People you should consider carefully before talking to: Though it might be your first instinct, it may not be a good idea to confront the student immediately and explain your concerns. The reason for this is, at present, the honor code allows for a “conscientious retraction” (see above section on “Retractions”). If you talk to the student immediately, therefore, you might actually prevent them from taking this step. On the other hand, you may still wish to talk the situation through with the student and try to get a better sense of what happened, and that’s also understandable – either way it’s important to think through the best approach in the particular circumstances facing you and the student.

More broadly, it’s important to maintain confidentiality about these situations, only discussing them with those directly involved

Reporting a Case
Professors vary in terms of their attitudes toward the Honor Code, and they may or may not want you to take it further. It’s important to know either way that there are many people you can talk to, and it is up to you whether you report a case or not. While we feel it is better that honor violations be dealt with through the system set up for this purpose, it is important to know that you, as a TA, are not in trouble if you don’t report. The resources listed above are available to guide you through the process. If you do decide to proceed, an Honor advisor or Honor Committee member will write down the details about the possible violation. At that point, it becomes an official case.

The Single Sanction
Some TA’s express reluctance to report students because of the University’s single sanction – whereby a student convicted of an honor offense is permanently excluded from the University. While this is undoubtedly a significant punishment, it has been upheld several times by vote of the student body. It is also important to bear in mind that it is not applied arbitrarily. The Honor Committee strives to ensure fairness in all its proceedings. Cases are thoroughly investigated, and those lacking in evidence do not proceed to trial. Moreover, substantial efforts are taken to ensure students with psychological problems get support and treatment, and there are specific procedures in place for this.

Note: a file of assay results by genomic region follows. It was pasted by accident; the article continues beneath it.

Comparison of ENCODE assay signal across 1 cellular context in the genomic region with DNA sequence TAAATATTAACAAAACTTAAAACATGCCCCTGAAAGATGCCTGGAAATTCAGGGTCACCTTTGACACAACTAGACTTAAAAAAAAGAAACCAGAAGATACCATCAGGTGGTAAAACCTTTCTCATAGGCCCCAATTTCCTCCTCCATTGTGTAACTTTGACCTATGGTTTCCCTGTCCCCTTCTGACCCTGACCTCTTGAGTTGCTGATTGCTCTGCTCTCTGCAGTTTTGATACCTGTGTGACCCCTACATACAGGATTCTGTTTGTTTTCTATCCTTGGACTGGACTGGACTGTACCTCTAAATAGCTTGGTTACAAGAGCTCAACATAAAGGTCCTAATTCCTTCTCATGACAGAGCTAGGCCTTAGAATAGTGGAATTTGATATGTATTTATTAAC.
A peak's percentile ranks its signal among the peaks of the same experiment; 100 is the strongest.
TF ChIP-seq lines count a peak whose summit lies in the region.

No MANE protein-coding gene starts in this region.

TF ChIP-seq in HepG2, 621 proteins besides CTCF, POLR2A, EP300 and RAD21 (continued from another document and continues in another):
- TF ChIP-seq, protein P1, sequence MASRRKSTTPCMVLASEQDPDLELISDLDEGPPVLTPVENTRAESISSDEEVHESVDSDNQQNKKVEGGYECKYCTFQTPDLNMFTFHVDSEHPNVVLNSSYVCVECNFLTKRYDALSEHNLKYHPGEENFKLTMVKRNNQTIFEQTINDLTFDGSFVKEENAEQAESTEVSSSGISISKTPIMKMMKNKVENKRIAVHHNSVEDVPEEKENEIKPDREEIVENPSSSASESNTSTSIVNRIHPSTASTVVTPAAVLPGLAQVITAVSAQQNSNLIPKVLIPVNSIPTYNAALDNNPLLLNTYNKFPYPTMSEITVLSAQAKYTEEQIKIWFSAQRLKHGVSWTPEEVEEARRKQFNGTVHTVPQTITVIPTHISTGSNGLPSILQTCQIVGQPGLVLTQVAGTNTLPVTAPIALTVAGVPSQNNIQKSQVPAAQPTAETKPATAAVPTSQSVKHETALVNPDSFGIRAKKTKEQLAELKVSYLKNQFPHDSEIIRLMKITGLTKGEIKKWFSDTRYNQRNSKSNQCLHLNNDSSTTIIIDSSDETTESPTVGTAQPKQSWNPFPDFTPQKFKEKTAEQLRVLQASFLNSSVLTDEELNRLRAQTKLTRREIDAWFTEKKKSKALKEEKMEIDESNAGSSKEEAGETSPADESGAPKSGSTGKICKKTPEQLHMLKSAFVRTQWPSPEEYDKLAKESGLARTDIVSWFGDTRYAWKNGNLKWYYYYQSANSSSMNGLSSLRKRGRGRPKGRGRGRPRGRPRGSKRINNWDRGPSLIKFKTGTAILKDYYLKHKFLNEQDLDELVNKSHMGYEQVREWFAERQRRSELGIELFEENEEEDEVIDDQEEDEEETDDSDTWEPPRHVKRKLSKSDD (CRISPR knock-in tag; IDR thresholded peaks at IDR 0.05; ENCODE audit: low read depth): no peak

At the trial stage, a jury of students examines the evidence and decides whether a student is guilty of an honor offense. This decision itself is not a single vote, but involves three criteria – that an act violating the honor code occurred, that the student knew (or could reasonably be expected to know) that it would constitute an honor offense, and that it is significant to the University community in a broader sense. These standards for imposing the single sanction thus seek to reflect its gravity.

The Honor Code is not set in stone: If you have questions or concerns about any aspect of the Honor code, there are a variety of ways to participate and help shape it:

  • Come to Honor Committee meetings and express your views directly (8pm on Sundays, in the Trial Room, 4th Floor of Newcomb Hall)
  • Attend Honor’s Faculty Advisory Committee meeting – held the second Thursday of each month, at 4pm, in the Trial Room.
  • Become an Honor support officer – students serve as advisors, educators, and counsel in honor cases, and it would be great to see more graduate students in these roles. Recruiting will be held in the spring.
  • Vote in student elections – these are held in the spring semester, and can include proposed changes to the Honor Code, in addition to electing representatives to various student bodies.
  • Provide feedback to your GSAS reps.

Please feel free to contact us if you have any questions or suggestions—this guide is a work in progress, and we welcome feedback from you all.